August 29th, 2014 by inflectra
I have been testing, in some form of QA, for the last 25 years. Starting with Traffic data management on the telco system, green-screens, through browsers, and onto pc software. Basically, been there, done that. Just setting the stage.
I don't need to believe in automation, it is not a matter of faith. test automation exists and works.
I have encountered many who tell me that they do not "believe" in automation. Perhaps they had a bad experience, one driven by unclear requirements or expectations which could, and should not be met. I would highly suggest that all testers who are serious about doing a good job, take a look at how automation can fit into their test plan.
Automation should not be looked at as the only approach to testing, it is a tool to be used when appropriate. I do not suggest using a ball peen hammer to drive nails, but it is great for shaping metal. Understand what automation can do for you and how it can meet requirements of your test plan.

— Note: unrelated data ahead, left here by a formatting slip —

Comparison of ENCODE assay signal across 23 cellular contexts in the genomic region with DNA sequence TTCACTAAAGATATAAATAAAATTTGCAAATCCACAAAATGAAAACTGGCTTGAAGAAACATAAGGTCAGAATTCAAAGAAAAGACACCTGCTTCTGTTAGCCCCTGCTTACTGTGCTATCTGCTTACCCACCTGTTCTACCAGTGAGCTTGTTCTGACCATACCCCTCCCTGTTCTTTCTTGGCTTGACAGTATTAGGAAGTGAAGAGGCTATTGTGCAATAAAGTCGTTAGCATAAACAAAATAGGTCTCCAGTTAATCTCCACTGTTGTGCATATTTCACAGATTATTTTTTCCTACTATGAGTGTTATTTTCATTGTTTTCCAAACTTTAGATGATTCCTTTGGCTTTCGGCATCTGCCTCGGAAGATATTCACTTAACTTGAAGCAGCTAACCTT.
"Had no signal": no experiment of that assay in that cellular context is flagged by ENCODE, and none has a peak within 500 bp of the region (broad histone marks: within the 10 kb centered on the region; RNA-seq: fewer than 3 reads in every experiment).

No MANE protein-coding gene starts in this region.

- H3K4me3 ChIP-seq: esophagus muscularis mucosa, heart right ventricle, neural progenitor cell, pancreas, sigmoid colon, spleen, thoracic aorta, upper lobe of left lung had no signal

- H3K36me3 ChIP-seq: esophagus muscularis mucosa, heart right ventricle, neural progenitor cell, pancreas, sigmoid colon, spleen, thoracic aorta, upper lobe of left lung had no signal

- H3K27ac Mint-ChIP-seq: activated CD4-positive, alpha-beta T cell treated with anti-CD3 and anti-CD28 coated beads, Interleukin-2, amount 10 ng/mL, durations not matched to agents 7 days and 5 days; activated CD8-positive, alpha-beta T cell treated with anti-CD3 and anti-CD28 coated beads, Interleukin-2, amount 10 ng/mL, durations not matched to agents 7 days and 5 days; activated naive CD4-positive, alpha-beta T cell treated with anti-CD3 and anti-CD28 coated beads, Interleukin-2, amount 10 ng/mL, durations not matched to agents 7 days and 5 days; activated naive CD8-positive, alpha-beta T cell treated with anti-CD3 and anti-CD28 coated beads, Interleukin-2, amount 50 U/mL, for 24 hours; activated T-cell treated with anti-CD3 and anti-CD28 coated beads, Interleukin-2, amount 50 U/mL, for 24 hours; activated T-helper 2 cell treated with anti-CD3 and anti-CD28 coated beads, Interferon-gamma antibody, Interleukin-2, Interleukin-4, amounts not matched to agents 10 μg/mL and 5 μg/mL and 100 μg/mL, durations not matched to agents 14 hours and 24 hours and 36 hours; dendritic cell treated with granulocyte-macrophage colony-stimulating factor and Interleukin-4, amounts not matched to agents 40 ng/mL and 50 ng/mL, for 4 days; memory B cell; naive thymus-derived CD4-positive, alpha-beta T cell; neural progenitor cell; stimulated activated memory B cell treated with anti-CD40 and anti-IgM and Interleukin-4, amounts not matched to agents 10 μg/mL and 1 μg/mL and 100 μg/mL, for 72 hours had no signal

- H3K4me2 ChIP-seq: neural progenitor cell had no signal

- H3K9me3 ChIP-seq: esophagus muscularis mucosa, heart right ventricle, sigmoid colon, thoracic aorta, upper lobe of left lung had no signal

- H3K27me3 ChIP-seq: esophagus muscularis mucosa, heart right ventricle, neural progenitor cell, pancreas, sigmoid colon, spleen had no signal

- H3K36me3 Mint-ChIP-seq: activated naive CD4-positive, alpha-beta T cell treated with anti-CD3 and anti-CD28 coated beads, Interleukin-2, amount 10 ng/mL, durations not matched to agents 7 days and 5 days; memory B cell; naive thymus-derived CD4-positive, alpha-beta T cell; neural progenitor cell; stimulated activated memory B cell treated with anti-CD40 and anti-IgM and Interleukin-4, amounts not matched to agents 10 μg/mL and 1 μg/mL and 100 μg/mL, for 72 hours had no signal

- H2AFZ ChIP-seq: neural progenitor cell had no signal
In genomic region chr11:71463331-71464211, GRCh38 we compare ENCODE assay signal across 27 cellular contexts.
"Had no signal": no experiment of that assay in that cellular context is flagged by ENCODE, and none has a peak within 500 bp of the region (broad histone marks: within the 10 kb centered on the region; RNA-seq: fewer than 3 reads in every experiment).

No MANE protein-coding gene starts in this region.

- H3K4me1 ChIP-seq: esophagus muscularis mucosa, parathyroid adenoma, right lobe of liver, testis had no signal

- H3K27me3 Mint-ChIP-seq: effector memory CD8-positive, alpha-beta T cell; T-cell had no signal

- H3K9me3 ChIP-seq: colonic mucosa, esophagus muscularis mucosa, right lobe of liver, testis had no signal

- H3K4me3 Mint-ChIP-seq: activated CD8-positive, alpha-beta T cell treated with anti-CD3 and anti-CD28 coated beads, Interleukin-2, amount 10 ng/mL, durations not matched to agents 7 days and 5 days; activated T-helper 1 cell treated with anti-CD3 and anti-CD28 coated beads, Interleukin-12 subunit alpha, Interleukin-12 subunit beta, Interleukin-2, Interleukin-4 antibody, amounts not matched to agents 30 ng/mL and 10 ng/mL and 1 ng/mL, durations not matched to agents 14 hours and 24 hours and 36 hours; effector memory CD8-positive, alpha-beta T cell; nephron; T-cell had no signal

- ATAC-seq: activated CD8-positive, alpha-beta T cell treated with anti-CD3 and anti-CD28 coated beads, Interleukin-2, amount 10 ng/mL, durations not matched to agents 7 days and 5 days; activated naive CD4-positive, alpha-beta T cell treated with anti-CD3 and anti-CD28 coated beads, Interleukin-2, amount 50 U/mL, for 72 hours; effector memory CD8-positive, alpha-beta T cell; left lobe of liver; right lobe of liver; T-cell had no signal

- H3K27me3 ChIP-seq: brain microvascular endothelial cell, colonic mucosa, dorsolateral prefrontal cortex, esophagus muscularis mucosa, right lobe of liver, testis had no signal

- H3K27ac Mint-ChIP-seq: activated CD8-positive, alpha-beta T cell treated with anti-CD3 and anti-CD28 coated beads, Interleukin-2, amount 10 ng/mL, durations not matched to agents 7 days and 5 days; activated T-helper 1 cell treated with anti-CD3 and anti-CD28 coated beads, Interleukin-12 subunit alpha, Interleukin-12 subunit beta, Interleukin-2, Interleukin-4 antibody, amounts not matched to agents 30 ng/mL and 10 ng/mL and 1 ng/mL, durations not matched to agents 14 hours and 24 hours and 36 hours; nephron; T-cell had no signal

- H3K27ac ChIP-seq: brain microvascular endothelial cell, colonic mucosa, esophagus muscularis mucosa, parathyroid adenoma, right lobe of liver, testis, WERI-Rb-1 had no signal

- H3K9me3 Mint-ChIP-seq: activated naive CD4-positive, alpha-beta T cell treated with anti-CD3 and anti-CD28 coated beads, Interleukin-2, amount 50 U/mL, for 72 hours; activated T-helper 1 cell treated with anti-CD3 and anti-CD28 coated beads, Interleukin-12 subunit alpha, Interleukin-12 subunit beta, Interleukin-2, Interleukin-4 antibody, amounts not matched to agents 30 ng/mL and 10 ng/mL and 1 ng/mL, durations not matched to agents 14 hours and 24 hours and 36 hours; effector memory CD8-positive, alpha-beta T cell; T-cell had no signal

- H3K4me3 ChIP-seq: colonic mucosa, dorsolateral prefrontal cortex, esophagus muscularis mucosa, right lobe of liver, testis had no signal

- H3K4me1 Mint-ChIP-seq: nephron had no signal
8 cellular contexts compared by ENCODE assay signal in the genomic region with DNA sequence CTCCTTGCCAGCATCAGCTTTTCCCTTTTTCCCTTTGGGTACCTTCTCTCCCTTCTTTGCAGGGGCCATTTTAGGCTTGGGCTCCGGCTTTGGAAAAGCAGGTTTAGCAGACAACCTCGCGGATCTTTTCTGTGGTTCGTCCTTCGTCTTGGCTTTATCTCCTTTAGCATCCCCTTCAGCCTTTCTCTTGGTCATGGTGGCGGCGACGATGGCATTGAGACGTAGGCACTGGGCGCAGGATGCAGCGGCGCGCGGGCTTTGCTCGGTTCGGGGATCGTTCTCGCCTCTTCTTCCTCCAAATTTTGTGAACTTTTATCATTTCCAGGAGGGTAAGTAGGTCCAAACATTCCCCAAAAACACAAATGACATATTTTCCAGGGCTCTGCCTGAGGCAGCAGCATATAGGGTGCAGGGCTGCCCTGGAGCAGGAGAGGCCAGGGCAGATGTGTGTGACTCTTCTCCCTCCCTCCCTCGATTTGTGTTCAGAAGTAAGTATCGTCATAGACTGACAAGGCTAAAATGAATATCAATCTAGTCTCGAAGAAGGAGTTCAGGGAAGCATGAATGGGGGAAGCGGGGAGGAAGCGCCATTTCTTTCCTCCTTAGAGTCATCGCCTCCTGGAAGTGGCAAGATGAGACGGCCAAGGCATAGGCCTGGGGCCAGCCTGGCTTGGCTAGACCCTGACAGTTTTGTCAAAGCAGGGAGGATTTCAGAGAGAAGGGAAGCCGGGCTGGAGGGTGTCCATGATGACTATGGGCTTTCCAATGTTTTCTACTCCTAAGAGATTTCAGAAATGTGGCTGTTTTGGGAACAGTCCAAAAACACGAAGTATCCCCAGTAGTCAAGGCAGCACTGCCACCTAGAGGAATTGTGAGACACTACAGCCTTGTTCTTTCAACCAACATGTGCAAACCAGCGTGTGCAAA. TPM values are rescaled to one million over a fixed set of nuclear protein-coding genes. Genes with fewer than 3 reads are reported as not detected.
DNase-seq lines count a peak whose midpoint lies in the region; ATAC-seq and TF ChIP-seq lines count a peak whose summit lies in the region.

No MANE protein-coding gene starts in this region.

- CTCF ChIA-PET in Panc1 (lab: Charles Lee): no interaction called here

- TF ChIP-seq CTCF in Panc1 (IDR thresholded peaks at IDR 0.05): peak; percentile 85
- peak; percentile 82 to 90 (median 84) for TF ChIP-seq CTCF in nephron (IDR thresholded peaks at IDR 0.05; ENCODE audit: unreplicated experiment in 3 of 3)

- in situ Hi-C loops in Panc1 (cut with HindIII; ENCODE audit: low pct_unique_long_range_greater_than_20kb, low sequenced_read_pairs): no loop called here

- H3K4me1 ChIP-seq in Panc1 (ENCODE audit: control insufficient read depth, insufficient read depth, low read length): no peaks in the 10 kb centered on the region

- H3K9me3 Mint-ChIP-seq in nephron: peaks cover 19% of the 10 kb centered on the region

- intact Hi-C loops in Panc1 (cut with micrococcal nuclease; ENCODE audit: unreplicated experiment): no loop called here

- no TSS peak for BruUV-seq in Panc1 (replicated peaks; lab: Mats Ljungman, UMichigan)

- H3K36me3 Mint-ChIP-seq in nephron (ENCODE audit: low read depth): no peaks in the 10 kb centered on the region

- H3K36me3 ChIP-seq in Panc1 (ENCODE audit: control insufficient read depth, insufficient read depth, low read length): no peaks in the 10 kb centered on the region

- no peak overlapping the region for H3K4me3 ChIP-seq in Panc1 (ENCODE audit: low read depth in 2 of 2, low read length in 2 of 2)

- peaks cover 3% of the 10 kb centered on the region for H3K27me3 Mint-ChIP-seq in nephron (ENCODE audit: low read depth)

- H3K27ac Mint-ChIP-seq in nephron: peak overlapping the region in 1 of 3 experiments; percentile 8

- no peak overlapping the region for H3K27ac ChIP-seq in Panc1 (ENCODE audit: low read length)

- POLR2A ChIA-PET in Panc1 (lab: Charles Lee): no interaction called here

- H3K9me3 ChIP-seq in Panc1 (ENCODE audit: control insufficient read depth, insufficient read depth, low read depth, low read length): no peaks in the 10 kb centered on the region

Automation allows you to address repetitive tasks in such a way as human error is removed from the equation, once it is tested. With the current complexity of the typical software implementation it would be good to draw down on the manual effort required to check thousands of permutations, this is where automation shines.
As a QA tools vendor, yes we are biased. We believe in great planning and in using the appropriate tools to get the job done and deliver quality to the customer. This means that sometimes you will default to manual processes, and sometimes you will be able to automate tasks such that the manual effort can be applied to unique circumstances.
Rapise is a fantastic tool, it is very open in that you can build your own extensions and make it into what you need. give it a spin, you might be surprised at how much benefit you can get form automation.
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